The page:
from some South American arrow poison, and which 
was so powerful that the least grain meant instant death. 
I spotted the bottle in which this preparation was kept, 
and when they were all gone I helped myself to a little 
of it. I was a fairly good dispenser, so I worked this 
alkaloid into small, soluble pills, and each pill I put ina 
box with a similar pill made without poison. I deter- 
mined at the time that, when I had my chance, my 
gentlemen should each have a draw out of one of these 
boxes, while I eat the pill that remained. It would be 
quite as deadly, and a good deal less noisy than firing 
across a handkerchief. From that day I had always 
my pill-boxes about with me, and the time had now 
come when I was to use them. 


“Tt was nearer one than twelve, and a wild, bleak 
night, blowing hard and raining in torrents. Dismal as 
it was outside, I was glad within—so glad that I could 
have shouted out from pure exultation. If any of you 
gentlemen have ever pined for a thing and longed for it 
during twenty long years, and then suddenly found it 
within your reach, you would understand my feelings. 

I lighted a cigar and puffed at it to steady my nerves, 

but my hands were trembling, and my temples throbbing 
with excitement. As I drove, I could see old John 
Ferrier and sweet Lucy looking at me out of the dark- 
ness and smiling at me, just as plain as I see you all in 
this room. All the way they were ahead of me, one on 
each side of the horse, until I pulled up at the house in 
the Brixton Road. 

“There was not a soul to be seen, nor a sound to be 
heard, except the dripping of the rain. When I looked 
in at the window, I found Drebber all huddled together 
in a drunken sleep. I shook him by the arm, ‘It’s time 
to go out,’ I said. : 

“* All right, cabby,’ said he. 

“T suppose he thought we had come to the hotel that 
he had mentioned, for he got out without another word 
and followed me down the garden. I kad to walk be- 
side him to keep him steady, for he was still a little top- 
heavy. When we came to the door I opened iteand led 
him into the front room. I give you my word that, all 

te ot 

SE ee eer Se, 

Se ae 

Se ee ae eee 


the way, the father and daughter were walking in freat 
of us. 

“* It’s infernally dark,’ said he, stamping about. 

“*We'll soon have a light,’ I said, striking a match 
and putting it to a wax-candle which I had brought 
with me. ° Now, Enoch Drebber,’ I continued, turning te 
him, and holding the light to my own face ‘who am I? 

“He gazed at me with bleared, drunken eyes for a 
moment, and then I saw a horror spring up in them and 
convulse his whole features, which showed me that he 
knew me. He staggered back with a livid face, and 1 
saw the perspiration break out upon his brow, while his 
teeth chattered. At the sight, I leaned my back against 
the door and laughed I5ud and long. I had always 
tnowa that vengeance would be sweet, but had never 
hoped for the contentment of soul which now possessed 

“*You dog!’ I said, ‘I have hunted you from Salt 
Lake City t¢ St. Petersburg, and you have always es- 
caped me. Now at last your wanderings ha ve come to 
an end, for either you or I shall never see to-morrow’s 
sun rise.’ He shrunk still further away as I spoke, and 
I could see on his face that he thought I was mad. So 
I was, for the time. The pulses in my temples beat like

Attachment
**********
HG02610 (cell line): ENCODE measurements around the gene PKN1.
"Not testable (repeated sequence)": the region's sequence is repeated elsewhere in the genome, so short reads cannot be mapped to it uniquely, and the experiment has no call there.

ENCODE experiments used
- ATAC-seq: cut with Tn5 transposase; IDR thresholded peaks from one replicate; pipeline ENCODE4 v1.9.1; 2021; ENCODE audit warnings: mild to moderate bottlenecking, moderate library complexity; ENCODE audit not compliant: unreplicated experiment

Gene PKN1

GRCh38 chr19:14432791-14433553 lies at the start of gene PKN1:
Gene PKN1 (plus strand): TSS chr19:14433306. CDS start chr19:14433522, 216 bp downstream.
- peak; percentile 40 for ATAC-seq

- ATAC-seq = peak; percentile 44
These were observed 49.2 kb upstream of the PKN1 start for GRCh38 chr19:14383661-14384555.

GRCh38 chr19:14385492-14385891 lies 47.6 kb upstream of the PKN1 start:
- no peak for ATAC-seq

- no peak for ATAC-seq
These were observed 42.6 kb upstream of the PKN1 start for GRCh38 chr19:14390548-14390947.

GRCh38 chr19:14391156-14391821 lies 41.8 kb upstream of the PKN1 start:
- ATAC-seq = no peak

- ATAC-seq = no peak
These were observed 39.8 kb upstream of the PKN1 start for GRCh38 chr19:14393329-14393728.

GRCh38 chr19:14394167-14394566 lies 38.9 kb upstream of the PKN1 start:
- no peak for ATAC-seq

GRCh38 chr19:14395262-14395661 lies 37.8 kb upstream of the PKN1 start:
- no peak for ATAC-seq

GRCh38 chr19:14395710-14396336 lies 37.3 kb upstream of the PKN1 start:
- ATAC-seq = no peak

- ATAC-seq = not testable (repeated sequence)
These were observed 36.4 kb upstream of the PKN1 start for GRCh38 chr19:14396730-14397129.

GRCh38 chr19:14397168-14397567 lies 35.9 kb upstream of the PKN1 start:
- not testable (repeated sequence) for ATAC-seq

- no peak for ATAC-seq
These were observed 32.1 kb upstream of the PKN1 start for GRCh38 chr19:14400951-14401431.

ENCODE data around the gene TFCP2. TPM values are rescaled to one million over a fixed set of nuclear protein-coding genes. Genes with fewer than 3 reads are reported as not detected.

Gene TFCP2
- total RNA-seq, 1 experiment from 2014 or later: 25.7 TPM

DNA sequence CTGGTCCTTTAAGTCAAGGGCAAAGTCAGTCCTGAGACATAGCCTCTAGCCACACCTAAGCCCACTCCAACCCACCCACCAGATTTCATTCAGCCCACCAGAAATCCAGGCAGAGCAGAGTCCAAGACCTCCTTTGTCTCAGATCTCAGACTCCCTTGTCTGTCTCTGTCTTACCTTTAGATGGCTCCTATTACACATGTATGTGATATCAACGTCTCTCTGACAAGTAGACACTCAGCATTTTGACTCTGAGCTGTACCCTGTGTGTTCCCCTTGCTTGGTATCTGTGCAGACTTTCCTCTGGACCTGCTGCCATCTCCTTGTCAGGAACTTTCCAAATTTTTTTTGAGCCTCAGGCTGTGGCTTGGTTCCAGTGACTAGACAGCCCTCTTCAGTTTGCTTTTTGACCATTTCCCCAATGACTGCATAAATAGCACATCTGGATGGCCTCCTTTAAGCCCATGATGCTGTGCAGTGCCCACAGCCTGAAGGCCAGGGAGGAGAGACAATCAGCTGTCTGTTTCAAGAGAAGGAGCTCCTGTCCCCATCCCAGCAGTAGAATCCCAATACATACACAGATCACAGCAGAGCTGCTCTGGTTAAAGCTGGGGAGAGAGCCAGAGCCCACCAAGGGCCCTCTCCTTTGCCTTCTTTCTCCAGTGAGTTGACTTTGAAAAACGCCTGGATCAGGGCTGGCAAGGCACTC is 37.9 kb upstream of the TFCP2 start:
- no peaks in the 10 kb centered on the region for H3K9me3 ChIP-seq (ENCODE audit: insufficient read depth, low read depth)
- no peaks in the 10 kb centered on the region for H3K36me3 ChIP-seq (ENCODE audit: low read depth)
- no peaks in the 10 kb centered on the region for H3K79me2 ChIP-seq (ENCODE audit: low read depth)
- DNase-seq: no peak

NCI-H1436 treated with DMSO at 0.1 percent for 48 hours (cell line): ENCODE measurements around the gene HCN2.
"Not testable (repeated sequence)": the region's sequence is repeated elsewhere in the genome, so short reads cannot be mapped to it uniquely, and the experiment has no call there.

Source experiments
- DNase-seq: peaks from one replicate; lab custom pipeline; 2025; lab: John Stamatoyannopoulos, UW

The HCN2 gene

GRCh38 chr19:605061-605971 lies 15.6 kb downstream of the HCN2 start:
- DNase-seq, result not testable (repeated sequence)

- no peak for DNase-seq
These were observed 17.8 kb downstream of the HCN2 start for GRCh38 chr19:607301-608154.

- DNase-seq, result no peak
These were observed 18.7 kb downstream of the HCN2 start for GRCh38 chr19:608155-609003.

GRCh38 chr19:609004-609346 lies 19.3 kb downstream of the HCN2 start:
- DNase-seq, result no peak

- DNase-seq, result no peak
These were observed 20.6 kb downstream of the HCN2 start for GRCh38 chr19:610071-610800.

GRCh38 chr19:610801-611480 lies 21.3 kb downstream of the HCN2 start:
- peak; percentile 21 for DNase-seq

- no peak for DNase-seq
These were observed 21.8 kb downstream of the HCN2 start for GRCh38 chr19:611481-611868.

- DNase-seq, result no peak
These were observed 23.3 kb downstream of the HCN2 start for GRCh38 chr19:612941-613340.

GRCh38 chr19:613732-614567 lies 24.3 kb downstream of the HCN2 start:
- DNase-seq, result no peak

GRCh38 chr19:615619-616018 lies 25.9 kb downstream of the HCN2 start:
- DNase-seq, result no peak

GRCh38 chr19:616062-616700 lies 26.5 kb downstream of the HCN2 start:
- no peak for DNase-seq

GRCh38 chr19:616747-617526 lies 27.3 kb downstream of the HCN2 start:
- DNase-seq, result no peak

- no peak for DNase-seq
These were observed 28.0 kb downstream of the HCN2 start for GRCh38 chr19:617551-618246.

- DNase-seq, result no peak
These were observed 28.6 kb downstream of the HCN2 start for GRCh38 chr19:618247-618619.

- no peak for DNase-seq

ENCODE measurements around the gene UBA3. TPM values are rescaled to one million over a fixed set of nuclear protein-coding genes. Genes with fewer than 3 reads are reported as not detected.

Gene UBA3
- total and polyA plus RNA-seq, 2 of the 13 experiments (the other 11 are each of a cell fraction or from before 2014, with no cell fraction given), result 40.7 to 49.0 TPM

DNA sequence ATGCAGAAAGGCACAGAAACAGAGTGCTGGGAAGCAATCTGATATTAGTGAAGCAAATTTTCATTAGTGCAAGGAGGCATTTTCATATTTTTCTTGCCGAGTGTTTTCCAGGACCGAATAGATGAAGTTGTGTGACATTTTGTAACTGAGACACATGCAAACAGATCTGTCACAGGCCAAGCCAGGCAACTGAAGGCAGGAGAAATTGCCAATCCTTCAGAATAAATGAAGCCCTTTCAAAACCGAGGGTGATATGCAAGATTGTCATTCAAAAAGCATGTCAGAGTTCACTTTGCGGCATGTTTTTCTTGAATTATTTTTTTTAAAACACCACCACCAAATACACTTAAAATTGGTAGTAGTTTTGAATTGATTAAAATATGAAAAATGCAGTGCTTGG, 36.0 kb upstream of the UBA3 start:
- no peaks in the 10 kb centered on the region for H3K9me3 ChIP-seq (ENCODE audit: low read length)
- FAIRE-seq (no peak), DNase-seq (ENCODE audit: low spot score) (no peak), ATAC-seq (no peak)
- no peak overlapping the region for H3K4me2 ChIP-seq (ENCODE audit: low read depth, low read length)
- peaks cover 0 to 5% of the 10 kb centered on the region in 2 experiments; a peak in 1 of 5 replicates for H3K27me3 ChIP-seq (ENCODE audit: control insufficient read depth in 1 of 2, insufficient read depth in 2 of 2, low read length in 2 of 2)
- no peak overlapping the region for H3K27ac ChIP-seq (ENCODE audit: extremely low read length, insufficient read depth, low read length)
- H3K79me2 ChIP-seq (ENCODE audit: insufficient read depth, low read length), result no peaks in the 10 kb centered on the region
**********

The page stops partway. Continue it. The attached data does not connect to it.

sledge-hammers, and I believe I would have had a fit 
of some sort if the blood had not gushed from my nose 
and releved me, 


‘*¢ What do you think of Lucy Ferrier now ?” I cried, 
locking the door and shaking the key in his face. 
‘Punishment has been slow in coming, but it has over- 
taken you at last.’ I saw his coward lips tremble as I 
spoke. He would have begged for his life, but he knew 
well that it was useless. 

“* Would you murder me?’ hestammered. | | 
*“¢There is no murder,’ I answered. ‘Who talks 
murdering a mad dog? What mercy had you upon my 
poor darling when you dragged her from her slaughtered 
father and bore her away to your accursed and shame. 

less harem?’ 

**Tt was not I who killed her father,’ he cried. 

“But it was you who broke her innocent heart,’ I 
shrieked, thrusting the box before him. ‘ Let the high 
God judge between us. Choose and eat. There is 
death in one and life in the other. I shall take what 
you leave. Let ussee if there is justice upon the earth, 
or if we are ruled by chance.’ 

“He cowered away with wild cries and prayers for 
mercy, but I drew my knife and held it to his turoat 

until he had obeyed me. Then I swallowed the other, 

and we stood facing each other in silence for a minute 
or more, waiting to see which was to live and which was 
to die. Shall I ever forget the look which came over 
his face when the first warning pangs told him that the 
poison was in his system? I laughed as I saw it, and 


Se I ee ee ee ee 



held Lucy’s marriage-ring in front of his eyes. It was 
but for a moment, for the action of the alkaloid is rapid. 
A spasm of pain contorted his features; he threw his 
hands out in front of him, staggered, and then, with a 
hoarse cry, fell heavily upon the floor. I turned him 
over with my foot and placed my hand upon his heart. 
There was no movement. He was dead! 

“The blood had been streaming from my nose, but 
I had taken no notice of it. I don’t know what it was 
that put it into my head to write upon the wall with it. 
Perhaps it was some mischievous idea of setting the 
police upon a wrong track, for I felt light-hearted and 
cheerful. I remembered a German being found in New 
York with RACHE written up above him, and it was 
argued at the time in the newspapers that the secret so-